Canada’s extensive river systems and abundant supply of fresh water make it one of the world’s largest producers of hydroelectricity. This clean, renewable source of energy is fundamental to the country’s power supply, contributing significantly to its efforts to combat climate change.
In this article, we’re going to cover the top 7 hydroelectric dams operating in Canada:
Robert-Bourassa Generating Station – Quebec
Located on the La Grande River, the Robert Bourassa facility stands out as the largest hydroelectric power station in Canada. Named after former Quebec premier Robert Bourassa, the station boasts an impressive 7,722 MW capacity.
The facility is best known for its gigantic underground powerhouse and the “Robert-Bourassa Reservoir” which is one of the world’s largest bodies of stored water. Needless to say, it’s capable of servicing up to 38 turbines which generates enough electricity to power millions of homes.
Churchill Falls Generating Station – Newfoundland and Labrador
Churchill Falls Generating Station is one of the largest underground powerhouses globally, with a generating capacity of 5,428 MW. Situated on the Churchill River in Labrador, this facility has been operational since 1971.
The majority of the electricity generated here is transmitted to Quebec, following a long-term agreement that significantly contributes to the interconnected North American grid.
James Bay Project – Quebec
The James Bay Project, which is a series of hydroelectric power stations on the La Grande and Eastmain rivers, is one of the world’s largest hydroelectric systems, with the first of its many dams operational since the mid-1970s.
While each generating station within the project contributes significantly to the total output, the combined generating capacity stands at over 16,000 MW.
Mica Dam – British Columbia
Located 135 kilometers north of Revelstoke, British Columbia, Mica Dam stands on the Columbia River and is one of the largest earth-fill dams in the world. With a generating capacity of 2,805 MW, it’s a key contributor to the province’s electricity supply.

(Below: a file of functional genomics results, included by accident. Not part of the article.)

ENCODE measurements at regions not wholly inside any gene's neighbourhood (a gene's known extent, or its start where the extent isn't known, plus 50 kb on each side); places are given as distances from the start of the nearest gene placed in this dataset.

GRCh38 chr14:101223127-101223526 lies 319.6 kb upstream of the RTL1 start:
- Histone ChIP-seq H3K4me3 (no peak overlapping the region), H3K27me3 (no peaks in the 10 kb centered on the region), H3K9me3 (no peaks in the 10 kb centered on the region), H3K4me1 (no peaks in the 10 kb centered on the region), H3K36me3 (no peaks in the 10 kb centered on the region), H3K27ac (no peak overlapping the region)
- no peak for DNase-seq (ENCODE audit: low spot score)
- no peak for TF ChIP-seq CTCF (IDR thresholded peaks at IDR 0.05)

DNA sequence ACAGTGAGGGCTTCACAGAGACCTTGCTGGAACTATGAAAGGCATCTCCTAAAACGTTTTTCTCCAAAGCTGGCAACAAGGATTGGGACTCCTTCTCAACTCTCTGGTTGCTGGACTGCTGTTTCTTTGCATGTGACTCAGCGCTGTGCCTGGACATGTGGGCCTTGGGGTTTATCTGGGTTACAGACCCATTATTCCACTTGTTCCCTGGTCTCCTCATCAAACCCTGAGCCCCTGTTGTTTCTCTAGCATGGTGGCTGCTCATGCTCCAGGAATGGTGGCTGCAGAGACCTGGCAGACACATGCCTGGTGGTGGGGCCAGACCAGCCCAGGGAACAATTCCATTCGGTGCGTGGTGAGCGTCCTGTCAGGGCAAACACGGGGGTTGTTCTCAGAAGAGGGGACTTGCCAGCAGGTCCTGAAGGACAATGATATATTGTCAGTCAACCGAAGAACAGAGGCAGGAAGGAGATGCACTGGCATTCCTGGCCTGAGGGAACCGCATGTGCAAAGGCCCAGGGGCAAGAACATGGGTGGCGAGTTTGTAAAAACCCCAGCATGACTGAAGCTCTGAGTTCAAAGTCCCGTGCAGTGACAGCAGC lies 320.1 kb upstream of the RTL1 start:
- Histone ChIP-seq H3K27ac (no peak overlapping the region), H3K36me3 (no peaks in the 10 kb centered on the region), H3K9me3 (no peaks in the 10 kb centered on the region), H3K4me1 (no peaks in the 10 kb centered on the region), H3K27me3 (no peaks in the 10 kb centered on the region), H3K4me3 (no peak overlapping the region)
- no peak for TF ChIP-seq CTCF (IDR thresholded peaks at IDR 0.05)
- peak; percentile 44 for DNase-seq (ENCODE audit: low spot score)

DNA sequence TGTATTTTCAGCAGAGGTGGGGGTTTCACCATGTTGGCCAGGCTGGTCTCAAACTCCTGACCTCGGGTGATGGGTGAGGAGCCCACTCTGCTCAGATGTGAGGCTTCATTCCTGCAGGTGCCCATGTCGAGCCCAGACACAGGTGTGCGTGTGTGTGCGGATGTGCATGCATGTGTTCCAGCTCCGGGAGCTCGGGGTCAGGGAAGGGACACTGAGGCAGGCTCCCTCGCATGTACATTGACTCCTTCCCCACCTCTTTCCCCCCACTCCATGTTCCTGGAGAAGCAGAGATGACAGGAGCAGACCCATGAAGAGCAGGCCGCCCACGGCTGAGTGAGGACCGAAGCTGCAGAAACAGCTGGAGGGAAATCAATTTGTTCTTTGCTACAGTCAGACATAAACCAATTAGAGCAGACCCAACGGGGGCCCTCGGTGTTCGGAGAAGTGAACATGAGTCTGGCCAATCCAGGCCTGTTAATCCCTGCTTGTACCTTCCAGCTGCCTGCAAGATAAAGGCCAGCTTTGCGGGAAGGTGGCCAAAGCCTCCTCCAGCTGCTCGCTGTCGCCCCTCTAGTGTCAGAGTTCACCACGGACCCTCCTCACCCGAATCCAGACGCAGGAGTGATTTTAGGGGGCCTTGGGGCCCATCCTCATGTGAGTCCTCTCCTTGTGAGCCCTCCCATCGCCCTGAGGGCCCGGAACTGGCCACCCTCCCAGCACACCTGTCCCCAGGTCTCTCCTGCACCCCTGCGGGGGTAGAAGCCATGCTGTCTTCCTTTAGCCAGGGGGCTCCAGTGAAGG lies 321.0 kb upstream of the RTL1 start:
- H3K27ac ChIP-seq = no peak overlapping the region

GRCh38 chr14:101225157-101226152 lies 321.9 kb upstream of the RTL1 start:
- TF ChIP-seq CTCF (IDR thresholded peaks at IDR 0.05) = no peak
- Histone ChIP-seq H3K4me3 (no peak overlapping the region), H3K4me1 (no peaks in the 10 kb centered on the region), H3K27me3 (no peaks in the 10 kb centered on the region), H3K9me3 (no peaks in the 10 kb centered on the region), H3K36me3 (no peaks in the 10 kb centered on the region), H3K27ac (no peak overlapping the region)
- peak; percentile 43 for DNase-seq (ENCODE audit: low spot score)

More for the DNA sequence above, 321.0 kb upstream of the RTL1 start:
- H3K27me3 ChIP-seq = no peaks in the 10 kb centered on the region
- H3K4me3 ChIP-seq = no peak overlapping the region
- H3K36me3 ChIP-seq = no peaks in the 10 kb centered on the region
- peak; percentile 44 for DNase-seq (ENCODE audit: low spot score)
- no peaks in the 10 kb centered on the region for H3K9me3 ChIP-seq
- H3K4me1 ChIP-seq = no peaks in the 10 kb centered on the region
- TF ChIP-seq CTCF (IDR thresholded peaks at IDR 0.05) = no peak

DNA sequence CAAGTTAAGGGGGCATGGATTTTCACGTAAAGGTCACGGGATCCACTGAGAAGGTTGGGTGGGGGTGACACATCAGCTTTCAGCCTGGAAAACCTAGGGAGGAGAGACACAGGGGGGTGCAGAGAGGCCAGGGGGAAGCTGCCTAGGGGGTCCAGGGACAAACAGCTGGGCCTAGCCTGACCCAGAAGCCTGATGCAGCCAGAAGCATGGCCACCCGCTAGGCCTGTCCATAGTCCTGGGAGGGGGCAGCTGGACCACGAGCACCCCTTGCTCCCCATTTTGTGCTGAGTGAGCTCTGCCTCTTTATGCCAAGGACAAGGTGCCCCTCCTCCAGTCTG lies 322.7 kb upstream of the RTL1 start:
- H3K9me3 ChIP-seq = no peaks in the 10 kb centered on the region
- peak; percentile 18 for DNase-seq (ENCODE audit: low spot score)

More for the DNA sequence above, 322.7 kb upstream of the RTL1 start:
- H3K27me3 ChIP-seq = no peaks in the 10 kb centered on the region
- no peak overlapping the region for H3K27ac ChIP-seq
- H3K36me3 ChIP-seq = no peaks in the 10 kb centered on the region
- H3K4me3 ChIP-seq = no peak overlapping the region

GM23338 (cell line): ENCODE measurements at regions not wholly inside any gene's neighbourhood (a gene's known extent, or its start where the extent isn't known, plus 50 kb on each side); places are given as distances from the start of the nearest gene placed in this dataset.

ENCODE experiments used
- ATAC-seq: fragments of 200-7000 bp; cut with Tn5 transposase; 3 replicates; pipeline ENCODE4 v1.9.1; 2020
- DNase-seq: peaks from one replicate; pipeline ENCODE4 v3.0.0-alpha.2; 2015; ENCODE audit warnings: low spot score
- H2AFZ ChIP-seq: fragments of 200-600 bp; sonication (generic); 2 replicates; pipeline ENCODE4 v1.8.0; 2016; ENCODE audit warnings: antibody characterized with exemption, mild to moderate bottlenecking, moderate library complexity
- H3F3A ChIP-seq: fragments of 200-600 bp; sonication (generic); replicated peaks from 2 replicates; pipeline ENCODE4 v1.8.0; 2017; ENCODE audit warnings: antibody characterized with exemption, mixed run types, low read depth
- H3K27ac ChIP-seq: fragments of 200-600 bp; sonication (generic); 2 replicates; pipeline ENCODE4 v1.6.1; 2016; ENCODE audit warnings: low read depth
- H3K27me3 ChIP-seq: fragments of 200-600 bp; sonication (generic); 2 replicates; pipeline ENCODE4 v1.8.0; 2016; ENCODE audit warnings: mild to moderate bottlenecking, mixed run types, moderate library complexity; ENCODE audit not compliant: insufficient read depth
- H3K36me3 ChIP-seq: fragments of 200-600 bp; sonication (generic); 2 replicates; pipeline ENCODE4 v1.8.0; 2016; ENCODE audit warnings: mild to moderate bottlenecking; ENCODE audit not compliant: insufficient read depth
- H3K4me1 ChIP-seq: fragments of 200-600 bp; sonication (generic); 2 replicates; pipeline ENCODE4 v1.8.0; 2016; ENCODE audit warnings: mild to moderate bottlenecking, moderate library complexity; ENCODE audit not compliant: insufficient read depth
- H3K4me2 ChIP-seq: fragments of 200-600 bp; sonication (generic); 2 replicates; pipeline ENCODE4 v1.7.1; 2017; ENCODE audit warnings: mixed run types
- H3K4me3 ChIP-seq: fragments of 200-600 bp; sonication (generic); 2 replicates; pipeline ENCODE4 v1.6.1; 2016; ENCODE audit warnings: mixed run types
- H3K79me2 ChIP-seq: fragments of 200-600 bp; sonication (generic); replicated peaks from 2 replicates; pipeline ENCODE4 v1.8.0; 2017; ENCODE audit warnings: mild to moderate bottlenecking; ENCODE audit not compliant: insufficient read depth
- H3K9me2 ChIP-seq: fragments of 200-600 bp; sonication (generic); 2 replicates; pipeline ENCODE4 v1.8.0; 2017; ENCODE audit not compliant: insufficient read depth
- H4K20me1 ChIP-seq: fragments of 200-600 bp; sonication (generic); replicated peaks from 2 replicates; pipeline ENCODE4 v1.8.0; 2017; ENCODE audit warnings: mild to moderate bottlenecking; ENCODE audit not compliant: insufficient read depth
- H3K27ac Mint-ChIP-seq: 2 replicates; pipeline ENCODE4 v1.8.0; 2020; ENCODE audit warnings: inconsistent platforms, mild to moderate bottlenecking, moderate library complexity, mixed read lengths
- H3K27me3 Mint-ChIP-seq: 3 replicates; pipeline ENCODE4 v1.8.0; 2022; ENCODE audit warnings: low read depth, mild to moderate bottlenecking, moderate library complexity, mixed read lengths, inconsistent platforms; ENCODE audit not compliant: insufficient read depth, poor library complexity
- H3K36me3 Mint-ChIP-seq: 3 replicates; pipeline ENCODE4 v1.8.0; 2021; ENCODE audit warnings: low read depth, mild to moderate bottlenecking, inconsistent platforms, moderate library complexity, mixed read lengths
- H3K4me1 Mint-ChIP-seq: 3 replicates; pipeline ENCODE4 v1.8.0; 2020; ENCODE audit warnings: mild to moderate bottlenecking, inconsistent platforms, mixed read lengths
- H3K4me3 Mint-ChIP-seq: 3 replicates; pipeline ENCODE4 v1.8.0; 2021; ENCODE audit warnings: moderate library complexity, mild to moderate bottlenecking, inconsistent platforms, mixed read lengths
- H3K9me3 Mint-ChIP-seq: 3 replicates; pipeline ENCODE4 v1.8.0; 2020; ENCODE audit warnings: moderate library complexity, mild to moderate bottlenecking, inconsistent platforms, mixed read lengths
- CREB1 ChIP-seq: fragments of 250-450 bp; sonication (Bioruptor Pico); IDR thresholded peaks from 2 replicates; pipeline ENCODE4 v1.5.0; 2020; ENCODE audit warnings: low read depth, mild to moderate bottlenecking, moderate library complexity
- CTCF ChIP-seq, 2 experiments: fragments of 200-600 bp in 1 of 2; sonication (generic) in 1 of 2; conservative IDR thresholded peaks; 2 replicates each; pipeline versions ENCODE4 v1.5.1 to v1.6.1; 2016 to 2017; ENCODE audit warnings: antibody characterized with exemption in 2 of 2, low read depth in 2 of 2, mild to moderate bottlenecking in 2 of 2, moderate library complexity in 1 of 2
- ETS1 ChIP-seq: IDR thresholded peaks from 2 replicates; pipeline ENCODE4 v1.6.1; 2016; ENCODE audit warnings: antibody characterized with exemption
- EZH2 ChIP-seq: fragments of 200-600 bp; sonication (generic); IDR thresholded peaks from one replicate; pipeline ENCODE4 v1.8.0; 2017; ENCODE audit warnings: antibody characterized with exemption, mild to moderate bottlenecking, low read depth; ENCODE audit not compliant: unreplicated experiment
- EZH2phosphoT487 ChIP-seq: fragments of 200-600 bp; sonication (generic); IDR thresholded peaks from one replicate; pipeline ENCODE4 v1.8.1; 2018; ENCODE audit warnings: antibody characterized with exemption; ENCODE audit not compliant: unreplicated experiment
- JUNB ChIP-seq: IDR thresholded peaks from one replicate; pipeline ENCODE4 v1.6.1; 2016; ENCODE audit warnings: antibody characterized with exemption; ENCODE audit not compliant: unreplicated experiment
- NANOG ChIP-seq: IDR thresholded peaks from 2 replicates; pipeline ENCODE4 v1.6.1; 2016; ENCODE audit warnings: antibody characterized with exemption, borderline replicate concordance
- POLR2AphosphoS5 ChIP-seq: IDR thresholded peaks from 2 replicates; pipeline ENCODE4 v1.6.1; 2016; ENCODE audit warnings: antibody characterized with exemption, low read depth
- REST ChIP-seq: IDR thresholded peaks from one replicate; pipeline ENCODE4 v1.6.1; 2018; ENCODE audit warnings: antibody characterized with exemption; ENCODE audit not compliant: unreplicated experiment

Notably, the dam’s construction dates back to the 1970s, and it’s named after the nearby community of Mica Creek.
W.A.C. Bennett Dam – British Columbia
The W.A.C. Bennett Dam on the Peace River is an integral part of BC Hydro’s hydroelectric generation system. Completed in 1968, it’s known for creating one of the world’s largest reservoirs, the Williston Lake.
The dam boasts a capacity of 2,730 MW, and its construction was a seminal event in the history of British Columbia which opened the northern region to more development and infrastructure.
Daniel-Johnson Dam – Quebec
Also known as Manic-5, the Daniel-Johnson Dam is the world’s largest multiple-arch-and-buttress dam, located on the Manicouagan River. It supports the Manic-5 and Manic-5-PA powerhouses, which have a combined capacity of 2,596 MW.
The dam was named after Daniel Johnson, Sr., the Quebec premier who died hours before the dam’s inauguration. Its unique architectural design makes it a marvel in civil engineering.
Site C Dam – British Columbia
The newest addition to this list, the Site C Dam is located on the Peace River near Fort St. John. It’s the third dam on the Peace River which contributes to a hydroelectric generation project that’s been ongoing since the late 1960s.
Although it’s faced considerable controversy and opposition from environmental and Indigenous groups, the project, completed in 2025, has an installed capacity of 1,100 MW, playing a significant role in the province’s future energy security.
Canada’s top hydroelectric dams are crucial to the nation’s energy portfolio, collectively contributing tens of thousands of megawatts to the national grid. These projects reflect the country’s investment in renewable energy sources, acknowledging the need for sustainable and eco-friendly electricity.
However, they also underscore the importance of carefully considering environmental and social impacts, as the quest for clean energy continues.